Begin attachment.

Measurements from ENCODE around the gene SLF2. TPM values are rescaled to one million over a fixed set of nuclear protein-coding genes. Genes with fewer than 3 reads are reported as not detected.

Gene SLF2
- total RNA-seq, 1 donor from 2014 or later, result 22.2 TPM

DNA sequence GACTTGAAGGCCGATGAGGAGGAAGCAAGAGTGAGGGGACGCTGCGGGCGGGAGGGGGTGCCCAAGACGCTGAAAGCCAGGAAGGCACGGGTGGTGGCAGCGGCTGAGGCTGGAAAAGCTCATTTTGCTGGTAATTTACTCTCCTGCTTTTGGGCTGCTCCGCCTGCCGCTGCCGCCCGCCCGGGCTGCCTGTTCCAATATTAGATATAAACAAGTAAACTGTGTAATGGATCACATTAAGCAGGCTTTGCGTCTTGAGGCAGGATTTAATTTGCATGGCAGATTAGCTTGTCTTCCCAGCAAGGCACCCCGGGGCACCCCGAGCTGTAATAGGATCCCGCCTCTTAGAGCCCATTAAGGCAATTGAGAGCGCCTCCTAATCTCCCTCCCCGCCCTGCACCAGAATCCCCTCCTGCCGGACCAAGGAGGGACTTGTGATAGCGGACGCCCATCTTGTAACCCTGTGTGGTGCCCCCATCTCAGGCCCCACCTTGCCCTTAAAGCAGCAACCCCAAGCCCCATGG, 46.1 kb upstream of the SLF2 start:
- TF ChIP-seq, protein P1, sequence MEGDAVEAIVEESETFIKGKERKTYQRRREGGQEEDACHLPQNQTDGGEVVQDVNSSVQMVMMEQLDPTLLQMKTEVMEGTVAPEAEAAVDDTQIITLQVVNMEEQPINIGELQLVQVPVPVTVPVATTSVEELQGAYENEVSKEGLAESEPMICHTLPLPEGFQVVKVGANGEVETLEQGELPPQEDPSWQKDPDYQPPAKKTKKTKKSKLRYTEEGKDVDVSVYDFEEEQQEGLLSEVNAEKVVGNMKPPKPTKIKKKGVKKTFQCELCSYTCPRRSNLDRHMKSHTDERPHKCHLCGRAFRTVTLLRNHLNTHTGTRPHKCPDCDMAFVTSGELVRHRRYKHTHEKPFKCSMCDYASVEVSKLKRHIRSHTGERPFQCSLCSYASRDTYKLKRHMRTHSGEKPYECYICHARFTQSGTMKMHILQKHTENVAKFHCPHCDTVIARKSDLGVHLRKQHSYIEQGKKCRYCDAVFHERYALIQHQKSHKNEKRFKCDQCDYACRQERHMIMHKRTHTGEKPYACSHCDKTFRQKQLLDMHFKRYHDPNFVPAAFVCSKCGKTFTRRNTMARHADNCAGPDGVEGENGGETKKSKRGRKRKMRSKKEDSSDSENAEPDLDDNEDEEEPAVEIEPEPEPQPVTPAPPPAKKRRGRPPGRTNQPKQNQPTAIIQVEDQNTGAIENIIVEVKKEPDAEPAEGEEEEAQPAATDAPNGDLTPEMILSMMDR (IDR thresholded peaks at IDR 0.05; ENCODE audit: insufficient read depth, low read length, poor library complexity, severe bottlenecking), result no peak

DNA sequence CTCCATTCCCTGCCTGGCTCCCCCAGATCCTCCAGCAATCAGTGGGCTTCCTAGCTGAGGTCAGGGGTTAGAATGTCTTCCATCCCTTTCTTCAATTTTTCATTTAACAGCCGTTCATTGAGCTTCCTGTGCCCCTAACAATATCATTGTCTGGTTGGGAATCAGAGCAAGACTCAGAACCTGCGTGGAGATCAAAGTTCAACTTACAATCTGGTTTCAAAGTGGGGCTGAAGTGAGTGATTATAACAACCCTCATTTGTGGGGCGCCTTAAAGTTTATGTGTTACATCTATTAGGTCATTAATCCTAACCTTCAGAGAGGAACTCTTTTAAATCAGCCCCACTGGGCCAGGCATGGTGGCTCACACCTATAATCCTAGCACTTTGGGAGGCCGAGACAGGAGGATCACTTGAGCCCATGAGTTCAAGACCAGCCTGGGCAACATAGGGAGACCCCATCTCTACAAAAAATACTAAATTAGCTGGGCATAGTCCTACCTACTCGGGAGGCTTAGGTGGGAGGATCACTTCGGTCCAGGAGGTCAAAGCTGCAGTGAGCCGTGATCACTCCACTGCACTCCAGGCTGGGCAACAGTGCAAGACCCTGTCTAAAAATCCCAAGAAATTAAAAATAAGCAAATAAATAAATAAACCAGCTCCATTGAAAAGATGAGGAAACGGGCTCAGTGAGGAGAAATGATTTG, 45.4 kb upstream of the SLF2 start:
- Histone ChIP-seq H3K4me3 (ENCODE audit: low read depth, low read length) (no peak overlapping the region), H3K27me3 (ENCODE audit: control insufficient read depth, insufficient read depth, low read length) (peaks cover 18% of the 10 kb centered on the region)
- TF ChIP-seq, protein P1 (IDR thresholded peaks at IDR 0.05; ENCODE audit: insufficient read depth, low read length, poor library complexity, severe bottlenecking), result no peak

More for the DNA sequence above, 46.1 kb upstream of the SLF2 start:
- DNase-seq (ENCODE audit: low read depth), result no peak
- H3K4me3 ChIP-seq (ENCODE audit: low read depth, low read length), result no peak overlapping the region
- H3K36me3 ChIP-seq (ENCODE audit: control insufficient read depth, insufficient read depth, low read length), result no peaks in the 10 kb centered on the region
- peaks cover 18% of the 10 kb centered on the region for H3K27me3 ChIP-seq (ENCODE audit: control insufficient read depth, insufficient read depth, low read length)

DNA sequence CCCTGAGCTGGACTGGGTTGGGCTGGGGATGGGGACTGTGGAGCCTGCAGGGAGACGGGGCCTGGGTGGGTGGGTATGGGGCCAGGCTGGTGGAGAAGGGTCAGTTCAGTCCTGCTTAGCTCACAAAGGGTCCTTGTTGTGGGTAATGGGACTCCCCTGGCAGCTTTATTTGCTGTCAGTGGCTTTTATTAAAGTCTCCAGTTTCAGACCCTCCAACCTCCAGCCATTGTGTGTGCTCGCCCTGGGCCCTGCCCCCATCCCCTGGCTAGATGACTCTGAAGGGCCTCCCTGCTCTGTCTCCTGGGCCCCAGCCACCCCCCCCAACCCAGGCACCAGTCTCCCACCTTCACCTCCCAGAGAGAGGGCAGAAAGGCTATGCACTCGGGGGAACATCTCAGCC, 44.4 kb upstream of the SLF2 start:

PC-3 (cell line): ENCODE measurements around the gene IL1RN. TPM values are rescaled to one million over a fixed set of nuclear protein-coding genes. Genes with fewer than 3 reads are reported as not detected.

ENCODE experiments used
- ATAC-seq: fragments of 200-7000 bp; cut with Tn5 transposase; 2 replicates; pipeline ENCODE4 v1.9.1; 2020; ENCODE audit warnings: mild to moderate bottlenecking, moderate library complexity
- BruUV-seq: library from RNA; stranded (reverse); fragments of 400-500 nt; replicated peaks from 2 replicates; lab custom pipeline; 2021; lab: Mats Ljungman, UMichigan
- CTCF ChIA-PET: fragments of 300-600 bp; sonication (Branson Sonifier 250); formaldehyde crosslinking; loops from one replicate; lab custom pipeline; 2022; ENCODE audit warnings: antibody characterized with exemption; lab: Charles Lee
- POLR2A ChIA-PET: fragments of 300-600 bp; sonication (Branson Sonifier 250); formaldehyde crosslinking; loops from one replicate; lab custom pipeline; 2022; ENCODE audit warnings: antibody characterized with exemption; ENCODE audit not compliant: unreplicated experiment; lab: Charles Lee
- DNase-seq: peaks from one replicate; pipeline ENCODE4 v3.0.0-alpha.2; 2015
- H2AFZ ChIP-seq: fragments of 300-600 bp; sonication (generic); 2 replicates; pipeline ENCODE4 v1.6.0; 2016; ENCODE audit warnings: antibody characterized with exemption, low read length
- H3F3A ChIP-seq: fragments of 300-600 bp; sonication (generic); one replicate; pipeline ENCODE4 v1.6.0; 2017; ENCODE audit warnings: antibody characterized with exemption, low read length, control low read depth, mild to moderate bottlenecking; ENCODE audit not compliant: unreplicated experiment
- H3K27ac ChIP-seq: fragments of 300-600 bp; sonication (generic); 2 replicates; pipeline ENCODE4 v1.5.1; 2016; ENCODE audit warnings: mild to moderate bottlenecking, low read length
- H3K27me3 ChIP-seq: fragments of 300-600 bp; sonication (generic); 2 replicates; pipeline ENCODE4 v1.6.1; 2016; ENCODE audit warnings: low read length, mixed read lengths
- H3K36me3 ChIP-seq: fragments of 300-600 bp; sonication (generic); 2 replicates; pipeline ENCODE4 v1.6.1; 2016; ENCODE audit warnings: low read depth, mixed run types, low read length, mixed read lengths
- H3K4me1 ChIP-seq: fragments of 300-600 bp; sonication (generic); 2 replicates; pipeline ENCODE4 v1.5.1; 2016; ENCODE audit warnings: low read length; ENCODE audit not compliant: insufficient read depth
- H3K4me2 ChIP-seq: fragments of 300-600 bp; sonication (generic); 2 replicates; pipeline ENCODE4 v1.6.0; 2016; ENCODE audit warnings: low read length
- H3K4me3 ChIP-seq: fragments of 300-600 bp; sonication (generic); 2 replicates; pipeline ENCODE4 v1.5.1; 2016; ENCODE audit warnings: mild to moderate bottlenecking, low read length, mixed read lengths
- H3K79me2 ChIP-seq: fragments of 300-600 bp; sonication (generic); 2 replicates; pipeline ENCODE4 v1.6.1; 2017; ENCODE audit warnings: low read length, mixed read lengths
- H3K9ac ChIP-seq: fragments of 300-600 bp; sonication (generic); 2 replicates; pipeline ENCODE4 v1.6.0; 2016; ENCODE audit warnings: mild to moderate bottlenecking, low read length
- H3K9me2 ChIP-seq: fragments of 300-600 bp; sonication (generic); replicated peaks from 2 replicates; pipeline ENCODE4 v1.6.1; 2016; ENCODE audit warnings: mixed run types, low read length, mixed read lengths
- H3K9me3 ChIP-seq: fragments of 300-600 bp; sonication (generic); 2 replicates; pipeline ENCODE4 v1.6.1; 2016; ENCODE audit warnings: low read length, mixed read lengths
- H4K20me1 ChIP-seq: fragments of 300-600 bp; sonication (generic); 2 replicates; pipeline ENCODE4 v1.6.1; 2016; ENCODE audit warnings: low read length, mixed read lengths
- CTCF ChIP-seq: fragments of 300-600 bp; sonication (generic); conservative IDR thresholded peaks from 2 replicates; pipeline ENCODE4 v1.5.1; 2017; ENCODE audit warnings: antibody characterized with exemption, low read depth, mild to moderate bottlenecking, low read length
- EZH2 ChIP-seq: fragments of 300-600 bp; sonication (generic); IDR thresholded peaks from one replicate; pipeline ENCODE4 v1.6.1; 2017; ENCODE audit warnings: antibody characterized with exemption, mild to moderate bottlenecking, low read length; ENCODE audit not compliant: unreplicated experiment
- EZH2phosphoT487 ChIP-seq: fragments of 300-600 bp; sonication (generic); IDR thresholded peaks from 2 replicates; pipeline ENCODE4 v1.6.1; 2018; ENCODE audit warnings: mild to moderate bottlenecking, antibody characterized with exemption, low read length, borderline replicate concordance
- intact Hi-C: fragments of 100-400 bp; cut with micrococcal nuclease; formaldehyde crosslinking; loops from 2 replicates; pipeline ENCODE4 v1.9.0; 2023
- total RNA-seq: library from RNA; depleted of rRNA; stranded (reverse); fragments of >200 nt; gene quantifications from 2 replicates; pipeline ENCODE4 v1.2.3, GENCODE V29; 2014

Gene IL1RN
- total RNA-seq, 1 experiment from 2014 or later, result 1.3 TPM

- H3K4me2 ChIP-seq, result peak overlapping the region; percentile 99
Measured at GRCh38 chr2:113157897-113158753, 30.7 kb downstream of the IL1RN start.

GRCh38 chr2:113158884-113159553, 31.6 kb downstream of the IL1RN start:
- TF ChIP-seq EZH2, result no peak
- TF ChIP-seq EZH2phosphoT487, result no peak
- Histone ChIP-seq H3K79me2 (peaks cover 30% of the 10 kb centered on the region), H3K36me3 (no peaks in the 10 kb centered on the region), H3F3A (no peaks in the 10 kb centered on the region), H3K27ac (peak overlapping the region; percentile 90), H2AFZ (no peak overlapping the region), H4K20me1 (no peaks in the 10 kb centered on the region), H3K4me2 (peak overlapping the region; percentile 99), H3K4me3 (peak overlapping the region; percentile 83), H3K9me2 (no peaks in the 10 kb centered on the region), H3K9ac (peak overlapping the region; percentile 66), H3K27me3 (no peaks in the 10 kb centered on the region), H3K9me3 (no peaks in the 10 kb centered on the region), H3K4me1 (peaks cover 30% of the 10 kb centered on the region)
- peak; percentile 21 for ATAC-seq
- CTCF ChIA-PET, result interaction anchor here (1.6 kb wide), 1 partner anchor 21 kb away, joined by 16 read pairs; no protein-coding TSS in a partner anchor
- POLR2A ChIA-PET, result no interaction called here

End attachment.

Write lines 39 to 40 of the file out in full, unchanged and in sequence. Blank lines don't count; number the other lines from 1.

- total RNA-seq: library from RNA; depleted of rRNA; stranded (reverse); fragments of >200 nt; gene quantifications from 2 replicates; pipeline ENCODE4 v1.2.3, GENCODE V29; 2014

Gene IL1RN